Sometimes it’s scary; sometimes that’s the point.

The only sure thing is that you’ll never find the bliss if you don’t.

Your gut has your back.


It’s not often a zero sum game.

We talk in terms of give-and-take, but these are not the only available outcomes of negotiation.

Our priorities are never wholly aligned; if they were, we would never need to negotiate. This means that whatever is being given or taken is worth different sums to different people.

Giving a little in the right places can mean a lot more to someone than what it cost to give.

Standing firm and insisting in taking in the places most important to you might generate the same effect in reverse.

Balancing the ledger in such a way that all parties feel as though they walked away with more than they gave is not just possible, it should be the focus of all negotiation.

Those who commit to joviality tend to enjoy happier lives. They aren’t necessarily jokesters or pranksters, nor are they unable to take things seriously when they need to.

What separates the jovial from the rest is an intuitive ability to turn dull moments into joyous ones.

The stakes are rarely so high that we can’t enjoy a laugh. The jovial amongst us are commuted to finding that laugh, and sharing it.

If only we could all commit to joy; we might find less bitterness between us all.

We don’t always get the chance to curate our experience of life.

Sometimes things fall into place; the right chance occurs at the perfect time and we’re better off as a result. Other times, it can feel as though our lives have been designed by a creator who is taking cruel delight in ensuring that everything goes wrong for us all at once.

Finding ourselves in a position we didn’t want to be in is not a good enough reason to dismiss the rules of the game we’re playing. It’s jarring, and people don’t like it.

You can’t show up to your first day at an internship and start making suggestions as if you’re company’s CEO, regardless of how much you’d like the be.

We alone are responsible for operating in line with our current position. Because, while life itself is rarely concerned with fairness, the other people we share this life with do. Ultimately, connecting with them is our best opportunity to create better positions for the future.

We make art about the things we most wish to remember; we externalise them in the best ways we know how.

Great art stays with us because it conveys a fragment of the human experience in such a way that it can be re-framed and re-accessed by others. In that sense, art is an act of sharing; art is collaborative memory.

Art is the core of our culture. We should therefore be prepared to protect our art with the same rigour we would muster to protect our countries; because if we don’t, there won’t be much left to protect.

In his classic book of ancient stratagems, The Art of War, Sun Tzu describes the various ways a wise commander might approach a battle.

Above all, Tzu emphasises that a commander should only initiate a fight when absolutely necessary, and only when the circumstances favour a successful outcome.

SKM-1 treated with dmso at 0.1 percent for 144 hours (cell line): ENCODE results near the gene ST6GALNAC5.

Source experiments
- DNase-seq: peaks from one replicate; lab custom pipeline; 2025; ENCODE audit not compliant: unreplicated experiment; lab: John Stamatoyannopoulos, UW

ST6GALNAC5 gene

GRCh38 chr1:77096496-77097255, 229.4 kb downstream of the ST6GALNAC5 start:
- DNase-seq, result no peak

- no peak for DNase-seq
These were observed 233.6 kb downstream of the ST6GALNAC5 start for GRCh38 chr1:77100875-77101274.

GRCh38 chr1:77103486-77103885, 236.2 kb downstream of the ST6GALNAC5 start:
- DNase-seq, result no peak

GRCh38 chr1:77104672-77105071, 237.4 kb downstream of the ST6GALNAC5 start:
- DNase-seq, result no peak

If possible, wars should be won without any battle at all; for the threat of battle alone is powerful enough to force surrender in some situations. 

The skillful leader subdues the enemy’s troops without any fighting; he captures their cities without laying siege to them; he overthrows their kingdom without lengthy battles in the field.

Sun Tzu

The way an army positions its leverage is essential to it’s success.

‘It is the rule in war, if our forces are ten to the enemy’s one, surround him; if five to one, attack him; if twice as numerous, to divide our army in two.’

Sun Tzu

Fortunately, if you’re reading this, it’s unlikely that you’ll be engaging in hand to hand combat in a field any time soon.

Still, Tzu’s elegant logic perforates our modern age in more ways than can be listed.

Strategic adaptation is the core of all success; be it in war, or life.

A master never blames her tools, but she also doesn’t try to force a stone to cut steel.

You can’t put a DSLR into someone’s hand and expect them to shoot a film; it takes more than a pen and paper to produce a novel; and the ingredients for a soufflĂ© are in no way guaranteed to become a soufflĂ©, despite our best laid plans.

Sometimes we need new tools, sometimes we’re what needs to be sharpened.

How do you determine the right time to take a plunge; to finally try the thing you’ve been thinking about and training for, but haven’t yet attempted?

How much risk is too much? Riding downhill helps keep us balanced, while tackling a hill too steep might end in tragedy.

Growth is sustainable when the risks we take are calculated.

Risk nothing, get nowhere. Risk everything, risk the same fate.

The credits at the end of a film are acknowledgement of the hard work done to put the film together. Most of us barely ever read them… But they’re there.

I think it’s important for us to think about how we’re going to acknowledge the front line workers who are seeing us though this time.

Live every film, this pandemic will eventually come to an end. When it does, let’s consider how we might honour those who put in the hard work to keep us all together.

Pressure makes diamonds, but that doesn’t mean diamonds are immune to being cracked.

Sometimes self-acclaimed diamonds just haven’t yet felt the pressure they think they have.

Enough pressure with destroy anything.